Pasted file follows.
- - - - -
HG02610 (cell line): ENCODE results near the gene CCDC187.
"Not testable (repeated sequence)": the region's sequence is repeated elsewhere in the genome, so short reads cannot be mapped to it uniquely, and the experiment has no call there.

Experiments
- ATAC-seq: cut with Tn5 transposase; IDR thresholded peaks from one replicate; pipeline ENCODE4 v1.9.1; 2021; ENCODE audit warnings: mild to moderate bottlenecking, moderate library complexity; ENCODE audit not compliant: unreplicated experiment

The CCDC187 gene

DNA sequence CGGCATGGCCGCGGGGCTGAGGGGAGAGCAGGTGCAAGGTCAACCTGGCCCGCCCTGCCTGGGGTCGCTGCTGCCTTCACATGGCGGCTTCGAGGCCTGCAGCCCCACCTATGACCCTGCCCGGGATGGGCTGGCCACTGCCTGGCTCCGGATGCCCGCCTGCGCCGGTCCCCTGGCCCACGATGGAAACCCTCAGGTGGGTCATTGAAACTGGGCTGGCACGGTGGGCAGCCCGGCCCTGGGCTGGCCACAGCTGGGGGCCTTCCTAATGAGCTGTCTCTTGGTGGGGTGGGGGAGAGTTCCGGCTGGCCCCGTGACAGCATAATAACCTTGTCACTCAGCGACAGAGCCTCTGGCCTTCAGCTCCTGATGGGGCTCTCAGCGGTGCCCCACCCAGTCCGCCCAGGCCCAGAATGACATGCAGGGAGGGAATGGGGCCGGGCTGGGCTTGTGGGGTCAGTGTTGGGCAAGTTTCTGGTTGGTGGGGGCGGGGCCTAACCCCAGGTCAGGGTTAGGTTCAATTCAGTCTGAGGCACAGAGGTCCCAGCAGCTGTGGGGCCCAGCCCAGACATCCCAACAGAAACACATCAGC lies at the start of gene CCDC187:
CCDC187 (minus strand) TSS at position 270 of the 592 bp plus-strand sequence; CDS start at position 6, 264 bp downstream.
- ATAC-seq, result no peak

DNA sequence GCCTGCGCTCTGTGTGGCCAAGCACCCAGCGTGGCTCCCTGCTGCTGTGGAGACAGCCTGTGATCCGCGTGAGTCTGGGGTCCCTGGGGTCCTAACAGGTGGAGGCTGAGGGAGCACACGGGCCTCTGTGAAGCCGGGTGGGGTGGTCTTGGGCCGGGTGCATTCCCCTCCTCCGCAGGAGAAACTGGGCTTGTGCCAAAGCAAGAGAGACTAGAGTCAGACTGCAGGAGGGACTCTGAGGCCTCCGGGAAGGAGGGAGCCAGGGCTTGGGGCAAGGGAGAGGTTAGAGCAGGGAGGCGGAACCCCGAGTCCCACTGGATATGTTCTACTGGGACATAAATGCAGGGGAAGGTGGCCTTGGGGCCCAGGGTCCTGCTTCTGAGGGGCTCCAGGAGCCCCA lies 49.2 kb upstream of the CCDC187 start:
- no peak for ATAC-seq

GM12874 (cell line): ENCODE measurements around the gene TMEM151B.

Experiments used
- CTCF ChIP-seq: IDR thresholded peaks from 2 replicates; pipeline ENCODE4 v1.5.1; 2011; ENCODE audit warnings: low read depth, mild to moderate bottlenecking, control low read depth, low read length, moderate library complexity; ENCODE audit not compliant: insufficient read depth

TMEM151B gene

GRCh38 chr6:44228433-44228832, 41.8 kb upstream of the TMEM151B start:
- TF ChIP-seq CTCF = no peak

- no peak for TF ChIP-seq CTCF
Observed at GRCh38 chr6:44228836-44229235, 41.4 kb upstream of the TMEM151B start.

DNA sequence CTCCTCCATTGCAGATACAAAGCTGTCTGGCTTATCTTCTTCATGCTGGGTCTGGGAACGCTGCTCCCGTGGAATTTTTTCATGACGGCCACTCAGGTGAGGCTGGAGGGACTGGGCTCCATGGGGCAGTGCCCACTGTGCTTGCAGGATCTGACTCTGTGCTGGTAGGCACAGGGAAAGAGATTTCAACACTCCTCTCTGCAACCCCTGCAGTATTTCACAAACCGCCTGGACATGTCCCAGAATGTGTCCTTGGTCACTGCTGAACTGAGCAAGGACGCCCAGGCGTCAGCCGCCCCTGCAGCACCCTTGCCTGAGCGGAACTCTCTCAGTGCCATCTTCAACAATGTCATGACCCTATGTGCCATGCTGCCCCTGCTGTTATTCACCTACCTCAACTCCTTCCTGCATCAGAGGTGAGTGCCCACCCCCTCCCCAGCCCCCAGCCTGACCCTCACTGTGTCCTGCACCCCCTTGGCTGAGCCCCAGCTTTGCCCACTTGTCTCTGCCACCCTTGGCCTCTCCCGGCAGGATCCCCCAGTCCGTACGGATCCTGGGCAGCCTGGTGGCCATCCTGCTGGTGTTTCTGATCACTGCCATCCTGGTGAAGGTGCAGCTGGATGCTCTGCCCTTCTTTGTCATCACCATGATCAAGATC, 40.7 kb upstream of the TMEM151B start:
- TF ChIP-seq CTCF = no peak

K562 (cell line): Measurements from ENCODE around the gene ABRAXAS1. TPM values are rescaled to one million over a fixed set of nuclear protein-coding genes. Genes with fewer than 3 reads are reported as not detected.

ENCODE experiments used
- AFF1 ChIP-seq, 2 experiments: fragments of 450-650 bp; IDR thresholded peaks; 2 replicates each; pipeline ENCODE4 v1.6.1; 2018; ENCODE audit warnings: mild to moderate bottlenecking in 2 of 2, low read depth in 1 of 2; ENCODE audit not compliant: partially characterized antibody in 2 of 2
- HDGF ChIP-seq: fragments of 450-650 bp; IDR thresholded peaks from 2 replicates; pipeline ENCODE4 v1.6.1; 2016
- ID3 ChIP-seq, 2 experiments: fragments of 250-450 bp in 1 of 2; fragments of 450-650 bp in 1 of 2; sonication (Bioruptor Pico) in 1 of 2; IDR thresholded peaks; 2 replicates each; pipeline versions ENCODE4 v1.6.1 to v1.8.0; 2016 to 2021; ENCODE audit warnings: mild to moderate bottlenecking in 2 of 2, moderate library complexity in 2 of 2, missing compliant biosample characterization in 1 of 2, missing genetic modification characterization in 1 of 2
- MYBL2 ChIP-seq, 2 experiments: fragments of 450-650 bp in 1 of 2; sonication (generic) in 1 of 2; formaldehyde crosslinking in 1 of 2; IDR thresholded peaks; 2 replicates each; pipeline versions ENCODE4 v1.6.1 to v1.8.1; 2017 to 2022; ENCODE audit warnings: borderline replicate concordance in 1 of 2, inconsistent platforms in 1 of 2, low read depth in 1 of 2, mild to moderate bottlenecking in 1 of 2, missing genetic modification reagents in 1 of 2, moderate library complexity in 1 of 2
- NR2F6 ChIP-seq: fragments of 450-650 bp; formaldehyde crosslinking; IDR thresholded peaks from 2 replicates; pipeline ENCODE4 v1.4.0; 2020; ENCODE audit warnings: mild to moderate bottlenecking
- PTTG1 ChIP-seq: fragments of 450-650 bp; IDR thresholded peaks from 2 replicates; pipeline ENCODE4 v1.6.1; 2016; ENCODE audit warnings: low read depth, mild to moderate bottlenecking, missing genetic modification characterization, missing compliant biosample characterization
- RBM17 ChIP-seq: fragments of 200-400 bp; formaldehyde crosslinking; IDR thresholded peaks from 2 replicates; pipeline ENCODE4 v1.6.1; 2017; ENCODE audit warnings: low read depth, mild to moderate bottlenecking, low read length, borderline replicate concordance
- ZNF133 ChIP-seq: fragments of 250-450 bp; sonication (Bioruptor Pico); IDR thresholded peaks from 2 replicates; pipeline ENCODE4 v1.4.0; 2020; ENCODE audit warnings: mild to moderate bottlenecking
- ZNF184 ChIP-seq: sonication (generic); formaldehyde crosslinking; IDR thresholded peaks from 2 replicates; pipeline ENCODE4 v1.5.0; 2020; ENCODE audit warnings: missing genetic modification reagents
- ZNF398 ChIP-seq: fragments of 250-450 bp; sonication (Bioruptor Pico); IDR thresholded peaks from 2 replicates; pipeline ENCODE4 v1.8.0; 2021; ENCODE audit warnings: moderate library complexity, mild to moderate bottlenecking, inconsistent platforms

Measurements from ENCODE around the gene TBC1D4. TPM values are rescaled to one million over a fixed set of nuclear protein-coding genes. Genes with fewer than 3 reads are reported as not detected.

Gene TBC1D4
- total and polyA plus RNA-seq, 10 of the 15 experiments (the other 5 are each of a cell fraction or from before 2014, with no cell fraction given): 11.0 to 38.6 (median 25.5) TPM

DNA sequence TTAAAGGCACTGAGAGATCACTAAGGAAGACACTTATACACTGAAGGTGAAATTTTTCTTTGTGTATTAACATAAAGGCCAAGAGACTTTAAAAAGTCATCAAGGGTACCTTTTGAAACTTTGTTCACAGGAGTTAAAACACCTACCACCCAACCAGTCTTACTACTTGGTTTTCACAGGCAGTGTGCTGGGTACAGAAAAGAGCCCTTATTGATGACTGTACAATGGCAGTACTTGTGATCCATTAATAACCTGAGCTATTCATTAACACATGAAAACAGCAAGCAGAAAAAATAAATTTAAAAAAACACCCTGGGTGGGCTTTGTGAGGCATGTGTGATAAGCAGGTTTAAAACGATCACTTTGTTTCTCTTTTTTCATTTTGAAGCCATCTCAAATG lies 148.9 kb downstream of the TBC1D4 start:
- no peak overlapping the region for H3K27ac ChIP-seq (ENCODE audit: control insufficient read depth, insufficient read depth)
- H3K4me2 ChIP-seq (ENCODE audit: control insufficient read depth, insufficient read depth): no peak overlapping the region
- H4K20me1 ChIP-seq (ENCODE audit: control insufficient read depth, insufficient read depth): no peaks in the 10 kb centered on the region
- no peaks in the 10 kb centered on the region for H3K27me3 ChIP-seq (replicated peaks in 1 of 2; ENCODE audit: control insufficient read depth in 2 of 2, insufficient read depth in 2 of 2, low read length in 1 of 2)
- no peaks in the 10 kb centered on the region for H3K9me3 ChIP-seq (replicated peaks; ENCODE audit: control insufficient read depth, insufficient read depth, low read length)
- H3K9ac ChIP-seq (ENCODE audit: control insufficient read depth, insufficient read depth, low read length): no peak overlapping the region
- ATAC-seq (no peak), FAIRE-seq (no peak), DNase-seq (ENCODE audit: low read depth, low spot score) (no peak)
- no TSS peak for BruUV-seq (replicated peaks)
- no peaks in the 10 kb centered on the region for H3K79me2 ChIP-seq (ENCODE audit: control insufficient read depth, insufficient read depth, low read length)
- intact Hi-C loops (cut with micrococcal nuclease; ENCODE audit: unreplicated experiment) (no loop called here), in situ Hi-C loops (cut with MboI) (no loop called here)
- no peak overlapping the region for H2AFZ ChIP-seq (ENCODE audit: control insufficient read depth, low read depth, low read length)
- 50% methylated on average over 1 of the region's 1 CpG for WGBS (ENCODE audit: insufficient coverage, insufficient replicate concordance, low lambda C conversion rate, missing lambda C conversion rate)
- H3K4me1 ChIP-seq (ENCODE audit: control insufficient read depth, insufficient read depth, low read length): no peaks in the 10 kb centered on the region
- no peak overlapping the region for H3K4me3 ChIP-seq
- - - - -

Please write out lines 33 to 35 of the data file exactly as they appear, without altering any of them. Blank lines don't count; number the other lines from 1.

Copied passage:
Measurements from ENCODE around the gene TBC1D4. TPM values are rescaled to one million over a fixed set of nuclear protein-coding genes. Genes with fewer than 3 reads are reported as not detected.

Gene TBC1D4
- total and polyA plus RNA-seq, 10 of the 15 experiments (the other 5 are each of a cell fraction or from before 2014, with no cell fraction given): 11.0 to 38.6 (median 25.5) TPM